The Marietta Development Authority unanimously voted Wednesday to give the microbrewery a $40,000 grant to help fund a $2.8 million expansion project that includes expanding the brewery and updating equipment.
Chairman Ed Hammock, a commercial real estate broker, said it’s important to keep good companies in Marietta.
“If they’re a progressive company and if they’re having up to 20 new people over the next three years and they’re expanding their business — that’s the kind of people we like to keep,” Hammock said.
The grant is funded by fees made off tax-exempt industrial bonds the authority issues to help foster redevelopment. Hammock said the authority, which is appointed by the Marietta City Council, doesn’t award many grants.
“It’s not very often we do that,” Hammock said. “It usually has to be some case where they’re going to add employees or some sort of thing. We don’t give out grants just because they ask for it.”
The Marietta Development Authority’s decision comes two weeks after members of the Development Authority of Cobb County’s three-member Grants Committee agreed to give the brewery a $60,000 “retention grant,” which is funded in a similar way to the city’s development authority.
That committee can approve grant requests between $50,000 and $100,000. Requests for grants less than $50,000 can be awarded by Nelson Geter, authority executive director, without approval of the committee or his 7-member board appointed by the Cobb Board of Commissioners.
Grants of more than $100,000 must get the go-ahead from a majority of the authority board.
Red Hare’s bank agreed to back the project, but required the beer company raise $500,000, Geter said when the county development authority committee made its decision. The company raised all but $100,000 on its own.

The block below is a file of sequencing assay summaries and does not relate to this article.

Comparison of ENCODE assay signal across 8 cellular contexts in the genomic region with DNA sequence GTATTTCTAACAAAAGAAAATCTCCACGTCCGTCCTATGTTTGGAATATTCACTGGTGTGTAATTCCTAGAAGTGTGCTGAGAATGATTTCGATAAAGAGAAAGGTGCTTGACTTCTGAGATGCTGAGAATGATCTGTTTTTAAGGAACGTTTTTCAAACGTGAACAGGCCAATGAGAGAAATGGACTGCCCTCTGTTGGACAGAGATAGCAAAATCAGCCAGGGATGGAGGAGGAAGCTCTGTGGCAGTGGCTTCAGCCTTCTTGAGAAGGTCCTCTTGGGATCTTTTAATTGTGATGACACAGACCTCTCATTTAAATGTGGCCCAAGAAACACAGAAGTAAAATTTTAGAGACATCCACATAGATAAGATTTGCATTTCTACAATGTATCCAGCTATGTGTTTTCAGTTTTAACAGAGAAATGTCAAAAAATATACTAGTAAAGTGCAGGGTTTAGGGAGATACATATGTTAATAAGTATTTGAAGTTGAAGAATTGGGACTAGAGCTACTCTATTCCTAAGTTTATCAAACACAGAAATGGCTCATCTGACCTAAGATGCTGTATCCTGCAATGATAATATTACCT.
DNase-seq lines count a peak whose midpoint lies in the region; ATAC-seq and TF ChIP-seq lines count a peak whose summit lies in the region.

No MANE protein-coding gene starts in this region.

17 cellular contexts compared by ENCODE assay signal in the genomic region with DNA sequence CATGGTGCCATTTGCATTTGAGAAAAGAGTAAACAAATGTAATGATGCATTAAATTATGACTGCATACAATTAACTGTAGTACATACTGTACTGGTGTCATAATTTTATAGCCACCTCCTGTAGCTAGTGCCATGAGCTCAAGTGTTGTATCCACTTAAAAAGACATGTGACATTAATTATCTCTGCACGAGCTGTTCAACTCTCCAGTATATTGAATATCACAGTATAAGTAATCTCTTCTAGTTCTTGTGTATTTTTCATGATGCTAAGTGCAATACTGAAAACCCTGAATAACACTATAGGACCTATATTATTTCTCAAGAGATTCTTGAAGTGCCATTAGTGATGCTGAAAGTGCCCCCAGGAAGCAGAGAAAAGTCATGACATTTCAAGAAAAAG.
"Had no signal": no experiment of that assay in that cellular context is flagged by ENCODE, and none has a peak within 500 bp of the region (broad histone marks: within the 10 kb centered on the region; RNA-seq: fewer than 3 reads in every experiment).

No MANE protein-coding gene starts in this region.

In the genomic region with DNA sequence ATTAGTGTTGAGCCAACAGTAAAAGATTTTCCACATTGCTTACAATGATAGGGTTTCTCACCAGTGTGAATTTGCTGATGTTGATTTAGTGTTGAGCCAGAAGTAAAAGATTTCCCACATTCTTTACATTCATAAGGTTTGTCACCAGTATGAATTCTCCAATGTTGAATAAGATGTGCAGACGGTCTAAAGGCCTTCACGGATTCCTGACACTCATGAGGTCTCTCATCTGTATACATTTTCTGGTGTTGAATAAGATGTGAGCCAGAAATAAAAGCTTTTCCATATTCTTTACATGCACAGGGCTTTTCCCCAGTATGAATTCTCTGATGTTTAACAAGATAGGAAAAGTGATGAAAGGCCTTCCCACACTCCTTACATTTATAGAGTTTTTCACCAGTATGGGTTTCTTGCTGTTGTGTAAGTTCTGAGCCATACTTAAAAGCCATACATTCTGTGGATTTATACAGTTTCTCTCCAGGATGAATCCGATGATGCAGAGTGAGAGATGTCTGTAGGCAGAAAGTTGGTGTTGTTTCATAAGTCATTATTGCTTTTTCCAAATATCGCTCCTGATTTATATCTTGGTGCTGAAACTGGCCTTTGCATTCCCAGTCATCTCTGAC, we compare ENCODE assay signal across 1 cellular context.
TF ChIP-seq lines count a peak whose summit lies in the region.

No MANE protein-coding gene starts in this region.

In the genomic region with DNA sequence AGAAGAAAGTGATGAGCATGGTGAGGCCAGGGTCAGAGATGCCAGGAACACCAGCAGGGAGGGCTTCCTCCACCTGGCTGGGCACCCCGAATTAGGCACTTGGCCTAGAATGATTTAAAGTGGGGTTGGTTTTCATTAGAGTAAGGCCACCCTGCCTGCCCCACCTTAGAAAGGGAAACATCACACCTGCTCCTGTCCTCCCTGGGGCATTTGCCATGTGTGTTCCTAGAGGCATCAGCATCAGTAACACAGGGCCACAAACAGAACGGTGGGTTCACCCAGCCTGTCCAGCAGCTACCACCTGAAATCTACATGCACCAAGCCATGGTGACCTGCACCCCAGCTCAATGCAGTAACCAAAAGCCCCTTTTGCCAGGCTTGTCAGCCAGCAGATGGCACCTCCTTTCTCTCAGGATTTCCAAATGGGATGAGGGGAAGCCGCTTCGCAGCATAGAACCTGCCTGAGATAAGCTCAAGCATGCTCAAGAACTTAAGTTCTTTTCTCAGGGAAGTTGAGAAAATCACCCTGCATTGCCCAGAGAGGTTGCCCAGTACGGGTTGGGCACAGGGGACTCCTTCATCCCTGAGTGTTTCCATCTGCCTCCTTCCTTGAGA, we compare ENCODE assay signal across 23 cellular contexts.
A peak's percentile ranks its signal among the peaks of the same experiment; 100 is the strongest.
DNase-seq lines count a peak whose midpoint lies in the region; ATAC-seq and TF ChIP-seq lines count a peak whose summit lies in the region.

Committee Chairman Bob Morgan was not at the Cobb meeting, but members Donna Rowe and Richard Moore voted to approve the grant request, calling it a “no-brainer” and “strong return on investment.”
Red Hare recently partnered with Cobb-based Novelis to launch a line of craft beer packaged in the evercan, which contains at least 90 percent recycled aluminum. Novelis also received incentives from the county authority, which amounted to a $1.1 million bond inducement for personal property.
The microbrewery started as a hobby in Marietta basement, co-owner Bobby Thomas told the MDJ earlier this month. He founded the business alongside Roger Davis, and it’s continuing to develop.
In 2011, the first year of full production, Thomas said the brewery produced about 2,400 barrels. The next year that number skyrocketed to 5,200.
“We expect huge growth next year and moderate growth this year,” Thomas said.